Wild foods foraging tours help gatherers see beyond 'green wall'

GERMANTOWN, N.Y., May 17 (Reuters) - A dozen wild food foragers listened intently to botanist Hayden Stebbins in an upstate New York field, entrusting him to steer them clear of the poisonings and arrests that have plagued others across the United States.

Plucking a dandelion he said could be consumed from blossom to root, Stebbins said the purpose of his foraging tours is to reveal the scrumptious, nutritious and no-cost edibles in your own backyard as well as to connect participants with nature.

"To most people, when they're walking through the world, plants just form this green background, this green wall," said Stebbins.

"But once you start to learn about one plant or two plants it becomes almost a mosaic and the more you get into it the more you can connect to your surroundings," he said.

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Man teaches New Yorkers how to forage
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Man teaches New Yorkers how to forage
A woman gathers wild plants as she walks in the woods at the Gatherwild Ranch, a former apple farm and a location where Hayden Stebbins, an ethnobotanist and clinical herbalist with a focus on invasive species, leads "Forage and Feast" walks to teach people how to forage edible wild plant species growing in the woods and in common surroundings and how to cook them, in Germantown, New York, U.S., May 9, 2018. Picture taken May 9, 2018. REUTERS/Mike Segar TPX IMAGES OF THE DAY
People gather to eat a meal made partially with wild plants gathered from the woods and nearby surroundings at the Gatherwild Ranch, a former apple farm, during a "Forage and Feast" walk to teach people how to forage edible wild plant species and how to cook them, in Germantown, New York, U.S., May 9, 2018. Picture taken May 9, 2018. REUTERS/Mike Segar
Hayden Stebbins, (front R) an ethnobotanist and clinical herbalist with a focus on invasive species and food production, leads a "Forage and Feast" walk past wild-growing garlic mustard (foreground) to teach people how to forage edible wild plant species growing in the woods and in common surroundings and how to cook them, at the Gatherwild Ranch in Germantown, New York, U.S., May 9, 2018. Picture taken May 9, 2018. REUTERS/Mike Segar
Women gather wild plants in the woods at the Gatherwild Ranch, a former apple farm, during a "Forage and Feast" walk to teach people how to forage edible wild plant species growing in the woods and in common surroundings and how to cook them, in Germantown, New York, U.S., May 9, 2018. Picture taken May 9, 2018. REUTERS/Mike Segar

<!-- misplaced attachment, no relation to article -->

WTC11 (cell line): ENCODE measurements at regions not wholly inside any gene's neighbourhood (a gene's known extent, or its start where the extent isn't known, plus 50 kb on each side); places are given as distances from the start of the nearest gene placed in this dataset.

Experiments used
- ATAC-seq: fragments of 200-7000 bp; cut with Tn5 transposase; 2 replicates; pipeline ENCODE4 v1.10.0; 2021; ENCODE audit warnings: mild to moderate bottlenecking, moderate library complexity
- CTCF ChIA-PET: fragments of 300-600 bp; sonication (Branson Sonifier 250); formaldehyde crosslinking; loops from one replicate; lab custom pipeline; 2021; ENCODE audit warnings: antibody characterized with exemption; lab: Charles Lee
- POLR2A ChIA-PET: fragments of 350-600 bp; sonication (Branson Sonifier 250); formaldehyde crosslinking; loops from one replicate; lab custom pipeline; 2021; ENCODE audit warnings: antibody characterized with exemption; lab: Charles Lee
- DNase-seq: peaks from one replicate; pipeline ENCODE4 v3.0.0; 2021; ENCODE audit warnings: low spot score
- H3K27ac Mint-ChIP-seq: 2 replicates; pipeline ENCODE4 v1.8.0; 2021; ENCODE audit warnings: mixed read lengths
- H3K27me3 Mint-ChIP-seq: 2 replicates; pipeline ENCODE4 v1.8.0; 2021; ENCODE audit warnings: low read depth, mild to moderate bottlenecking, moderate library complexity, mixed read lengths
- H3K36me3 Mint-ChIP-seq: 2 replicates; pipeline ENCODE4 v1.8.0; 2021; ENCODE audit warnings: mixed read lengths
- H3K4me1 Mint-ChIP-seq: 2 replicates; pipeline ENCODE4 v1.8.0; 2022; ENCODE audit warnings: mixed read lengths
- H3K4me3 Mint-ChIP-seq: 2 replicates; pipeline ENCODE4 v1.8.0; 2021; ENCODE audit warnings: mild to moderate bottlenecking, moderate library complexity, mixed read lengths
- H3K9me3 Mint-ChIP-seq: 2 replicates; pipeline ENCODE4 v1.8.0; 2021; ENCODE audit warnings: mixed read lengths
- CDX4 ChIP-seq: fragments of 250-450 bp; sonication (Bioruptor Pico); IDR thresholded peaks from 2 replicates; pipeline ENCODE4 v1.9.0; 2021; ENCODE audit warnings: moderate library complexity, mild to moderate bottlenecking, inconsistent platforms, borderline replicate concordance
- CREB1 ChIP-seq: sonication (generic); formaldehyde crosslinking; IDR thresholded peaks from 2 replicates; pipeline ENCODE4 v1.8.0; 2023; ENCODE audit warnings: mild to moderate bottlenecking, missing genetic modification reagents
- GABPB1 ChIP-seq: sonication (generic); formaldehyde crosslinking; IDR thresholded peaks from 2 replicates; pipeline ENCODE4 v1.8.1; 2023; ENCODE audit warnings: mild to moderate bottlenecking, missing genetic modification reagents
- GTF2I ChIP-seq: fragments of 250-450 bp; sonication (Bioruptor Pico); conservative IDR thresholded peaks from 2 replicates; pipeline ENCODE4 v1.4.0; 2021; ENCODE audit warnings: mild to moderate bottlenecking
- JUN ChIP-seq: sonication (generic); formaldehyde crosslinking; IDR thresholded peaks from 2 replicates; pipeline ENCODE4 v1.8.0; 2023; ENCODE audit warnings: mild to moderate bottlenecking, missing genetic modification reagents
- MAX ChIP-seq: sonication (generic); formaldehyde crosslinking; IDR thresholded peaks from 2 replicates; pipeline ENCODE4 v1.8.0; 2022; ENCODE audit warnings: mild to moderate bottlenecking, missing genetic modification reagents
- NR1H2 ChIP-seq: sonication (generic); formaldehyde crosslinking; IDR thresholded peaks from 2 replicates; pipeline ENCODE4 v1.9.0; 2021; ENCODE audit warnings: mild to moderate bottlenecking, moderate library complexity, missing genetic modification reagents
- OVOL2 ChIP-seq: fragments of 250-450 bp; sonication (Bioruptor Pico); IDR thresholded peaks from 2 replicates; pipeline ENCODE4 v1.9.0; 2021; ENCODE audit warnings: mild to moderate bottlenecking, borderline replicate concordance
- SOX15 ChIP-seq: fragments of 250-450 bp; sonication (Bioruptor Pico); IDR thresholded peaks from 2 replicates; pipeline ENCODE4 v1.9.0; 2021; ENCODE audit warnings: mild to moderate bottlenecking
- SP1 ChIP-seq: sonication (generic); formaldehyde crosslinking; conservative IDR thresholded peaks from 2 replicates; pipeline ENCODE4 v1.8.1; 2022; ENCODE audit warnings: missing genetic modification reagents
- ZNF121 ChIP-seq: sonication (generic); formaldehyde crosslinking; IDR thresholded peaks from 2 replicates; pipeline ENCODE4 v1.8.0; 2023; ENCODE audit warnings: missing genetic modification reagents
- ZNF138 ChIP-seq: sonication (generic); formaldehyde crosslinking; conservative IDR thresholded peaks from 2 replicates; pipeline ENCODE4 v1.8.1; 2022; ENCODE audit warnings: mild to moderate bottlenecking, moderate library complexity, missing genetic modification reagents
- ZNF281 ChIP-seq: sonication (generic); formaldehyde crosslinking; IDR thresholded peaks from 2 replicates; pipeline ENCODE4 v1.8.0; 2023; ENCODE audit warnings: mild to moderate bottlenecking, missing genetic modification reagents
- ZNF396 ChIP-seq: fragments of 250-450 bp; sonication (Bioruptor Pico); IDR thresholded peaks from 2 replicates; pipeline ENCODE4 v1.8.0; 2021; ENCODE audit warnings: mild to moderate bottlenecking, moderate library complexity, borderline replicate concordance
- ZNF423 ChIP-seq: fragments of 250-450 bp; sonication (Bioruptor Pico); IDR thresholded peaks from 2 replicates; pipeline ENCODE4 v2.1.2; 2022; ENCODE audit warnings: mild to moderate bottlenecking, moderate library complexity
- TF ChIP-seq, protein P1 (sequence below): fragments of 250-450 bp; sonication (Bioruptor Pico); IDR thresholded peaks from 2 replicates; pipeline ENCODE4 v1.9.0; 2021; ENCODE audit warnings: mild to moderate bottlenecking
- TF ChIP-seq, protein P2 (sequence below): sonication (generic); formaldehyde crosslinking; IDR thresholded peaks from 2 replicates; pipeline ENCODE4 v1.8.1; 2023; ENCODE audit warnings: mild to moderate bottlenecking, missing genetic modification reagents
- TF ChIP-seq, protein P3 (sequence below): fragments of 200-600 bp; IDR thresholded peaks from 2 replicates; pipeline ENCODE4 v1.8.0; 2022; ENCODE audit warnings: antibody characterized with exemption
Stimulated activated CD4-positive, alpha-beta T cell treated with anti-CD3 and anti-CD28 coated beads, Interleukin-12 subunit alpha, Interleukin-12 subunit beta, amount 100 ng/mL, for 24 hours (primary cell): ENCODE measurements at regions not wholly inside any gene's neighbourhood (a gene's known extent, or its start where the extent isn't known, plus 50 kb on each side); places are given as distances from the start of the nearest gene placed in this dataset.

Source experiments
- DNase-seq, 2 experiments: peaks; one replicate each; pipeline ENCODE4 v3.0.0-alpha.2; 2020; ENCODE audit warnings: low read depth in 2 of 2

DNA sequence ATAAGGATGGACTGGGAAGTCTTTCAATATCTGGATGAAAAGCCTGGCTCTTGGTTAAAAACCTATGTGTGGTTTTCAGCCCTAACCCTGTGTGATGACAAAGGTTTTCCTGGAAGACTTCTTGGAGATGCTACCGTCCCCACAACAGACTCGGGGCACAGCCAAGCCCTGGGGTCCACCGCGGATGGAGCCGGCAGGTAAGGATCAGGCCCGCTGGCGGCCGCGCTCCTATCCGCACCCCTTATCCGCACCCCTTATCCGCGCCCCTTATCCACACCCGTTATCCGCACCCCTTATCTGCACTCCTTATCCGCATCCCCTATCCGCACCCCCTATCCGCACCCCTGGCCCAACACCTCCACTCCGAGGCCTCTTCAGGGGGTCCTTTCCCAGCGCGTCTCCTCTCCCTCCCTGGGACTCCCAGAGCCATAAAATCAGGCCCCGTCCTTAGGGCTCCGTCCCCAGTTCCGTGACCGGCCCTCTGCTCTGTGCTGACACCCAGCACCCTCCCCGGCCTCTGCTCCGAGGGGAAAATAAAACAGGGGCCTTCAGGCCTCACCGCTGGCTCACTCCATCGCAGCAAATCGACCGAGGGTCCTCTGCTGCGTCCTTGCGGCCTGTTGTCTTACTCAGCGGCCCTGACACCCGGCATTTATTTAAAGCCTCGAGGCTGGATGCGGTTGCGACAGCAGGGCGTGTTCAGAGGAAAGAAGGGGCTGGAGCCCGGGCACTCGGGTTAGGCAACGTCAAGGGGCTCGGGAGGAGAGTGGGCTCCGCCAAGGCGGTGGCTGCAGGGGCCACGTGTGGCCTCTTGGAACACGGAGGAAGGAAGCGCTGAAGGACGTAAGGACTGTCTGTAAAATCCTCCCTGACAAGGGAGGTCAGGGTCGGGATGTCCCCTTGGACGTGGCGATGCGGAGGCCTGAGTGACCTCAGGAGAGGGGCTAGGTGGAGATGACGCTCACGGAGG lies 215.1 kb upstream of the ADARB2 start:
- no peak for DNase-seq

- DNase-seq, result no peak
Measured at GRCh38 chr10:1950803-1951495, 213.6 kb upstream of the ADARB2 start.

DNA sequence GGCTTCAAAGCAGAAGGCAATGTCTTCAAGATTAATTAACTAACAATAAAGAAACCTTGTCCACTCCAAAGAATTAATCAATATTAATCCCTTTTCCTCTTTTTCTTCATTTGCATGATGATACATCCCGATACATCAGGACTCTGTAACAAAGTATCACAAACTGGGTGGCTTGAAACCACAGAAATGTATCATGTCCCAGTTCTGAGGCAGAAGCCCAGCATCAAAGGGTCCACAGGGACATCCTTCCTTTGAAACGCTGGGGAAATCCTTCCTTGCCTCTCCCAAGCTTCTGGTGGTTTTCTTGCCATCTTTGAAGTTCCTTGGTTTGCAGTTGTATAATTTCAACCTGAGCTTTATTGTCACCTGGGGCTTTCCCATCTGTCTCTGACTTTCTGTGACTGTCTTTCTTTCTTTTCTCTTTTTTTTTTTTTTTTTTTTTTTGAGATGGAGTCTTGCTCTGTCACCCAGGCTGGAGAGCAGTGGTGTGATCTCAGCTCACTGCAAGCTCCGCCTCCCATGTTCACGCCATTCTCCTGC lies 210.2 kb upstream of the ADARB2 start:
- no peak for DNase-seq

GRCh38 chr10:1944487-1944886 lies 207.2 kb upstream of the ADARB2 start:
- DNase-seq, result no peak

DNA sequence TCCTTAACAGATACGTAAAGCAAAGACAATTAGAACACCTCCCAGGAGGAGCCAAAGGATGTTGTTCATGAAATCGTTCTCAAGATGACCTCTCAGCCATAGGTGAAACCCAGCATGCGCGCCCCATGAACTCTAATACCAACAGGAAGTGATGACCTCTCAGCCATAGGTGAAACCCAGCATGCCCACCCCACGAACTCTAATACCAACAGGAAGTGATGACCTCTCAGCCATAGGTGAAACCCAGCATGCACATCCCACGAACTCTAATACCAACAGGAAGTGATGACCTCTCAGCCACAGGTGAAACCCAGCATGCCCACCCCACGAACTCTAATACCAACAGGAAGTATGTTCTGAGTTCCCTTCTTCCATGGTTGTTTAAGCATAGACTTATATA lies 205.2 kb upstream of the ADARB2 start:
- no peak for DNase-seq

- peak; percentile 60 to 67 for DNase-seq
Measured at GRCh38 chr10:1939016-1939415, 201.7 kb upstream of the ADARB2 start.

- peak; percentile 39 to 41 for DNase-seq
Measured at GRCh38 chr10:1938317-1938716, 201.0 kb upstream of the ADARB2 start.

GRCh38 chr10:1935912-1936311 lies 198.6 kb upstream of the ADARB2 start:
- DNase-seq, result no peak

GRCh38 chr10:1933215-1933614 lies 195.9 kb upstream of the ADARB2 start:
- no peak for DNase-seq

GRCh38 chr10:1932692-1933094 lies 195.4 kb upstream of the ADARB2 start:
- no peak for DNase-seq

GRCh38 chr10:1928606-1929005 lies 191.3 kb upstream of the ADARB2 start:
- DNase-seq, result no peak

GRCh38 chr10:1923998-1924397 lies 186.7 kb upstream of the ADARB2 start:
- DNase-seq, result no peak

Hayden Stebbins, an ethnobotanist and clinical herbalist with a focus on invasive species and food production, prepares a thistle soup with wild thistle and other plants gathered from the woods during a "Forage and Feast" walk to teach people how to forage edible wild plant species and how to cook them, at the Gatherwild Ranch in Germantown, New York, U.S., May 9, 2018. Picture taken May 9, 2018. REUTERS/Mike Segar
A woman holds a homemade pizza topped with wild plants gathered from the woods at the Gatherwild Ranch, a former apple farm and a location where Hayden Stebbins, an ethnobotanist and clinical herbalist with a focus on invasive species leads "Forage and Feast" walks to teach people how to forage edible wild plant species and how to cook them, in Germantown, New York, U.S., May 9, 2018. Picture taken May 9, 2018. REUTERS/Mike Segar
A glass of sun tea made with edible wild ground ivy, dandelion flowers, lemon balm, peppermint and catnip steeps is seen at a "Forage and Feast" walk, where people learn how to forage edible wild plant species growing in the woods and in common surroundings and how to cook them, at the Gatherwild Ranch in Germantown, New York, U.S., May 9, 2018. Picture taken May 9, 2018. REUTERS/Mike Segar
Hayden Stebbins, an ethnobotanist and clinical herbalist with a focus on invasive species and food production, holds wild plants before preparing a meal during a "Forage and Feast" walk to teach people how to forage edible wild plant species growing in the woods and in common surroundings and how to cook them, at the Gatherwild Ranch in Germantown, New York, U.S., May 9, 2018. Picture taken May 9, 2018. REUTERS/Mike Segar
People walk with foraged wild plants at the Gatherwild Ranch, a former apple farm and a location where Hayden Stebbins, (front R) an ethnobotanist and clinical herbalist with a focus on invasive species, leads "Forage and Feast" walks to teach people how to forage edible wild plant species growing in the woods and in common surroundings and how to cook them, in Germantown, New York, U.S., May 9, 2018. Picture taken May 9, 2018. REUTERS/Mike Segar
Baskets of foraged wild plants sit on the forest floor at the Gatherwild Ranch, a former apple farm and a location where Hayden Stebbins, an ethnobotanist and clinical herbalist with a focus on invasive species, leads "Forage and Feast" walks to teach people how to forage edible wild plant species growing in the woods and in common surroundings and how to cook them in Germantown, New York, U.S., May 9, 2018. Picture taken May 9, 2018. REUTERS/Mike Segar
Hayden Stebbins, an ethnobotanist and clinical herbalist with a focus on invasive species and food production, holds an edible wild onion plant known as "crow garlic" or "field garlic" as he leads a "Forage and Feast" walk to teach people how to forage edible wild plant species growing in the woods and in common surroundings and how to cook them, at the Gatherwild Ranch in Germantown, New York, U.S., May 9, 2018. Picture taken May 9, 2018. REUTERS/Mike Segar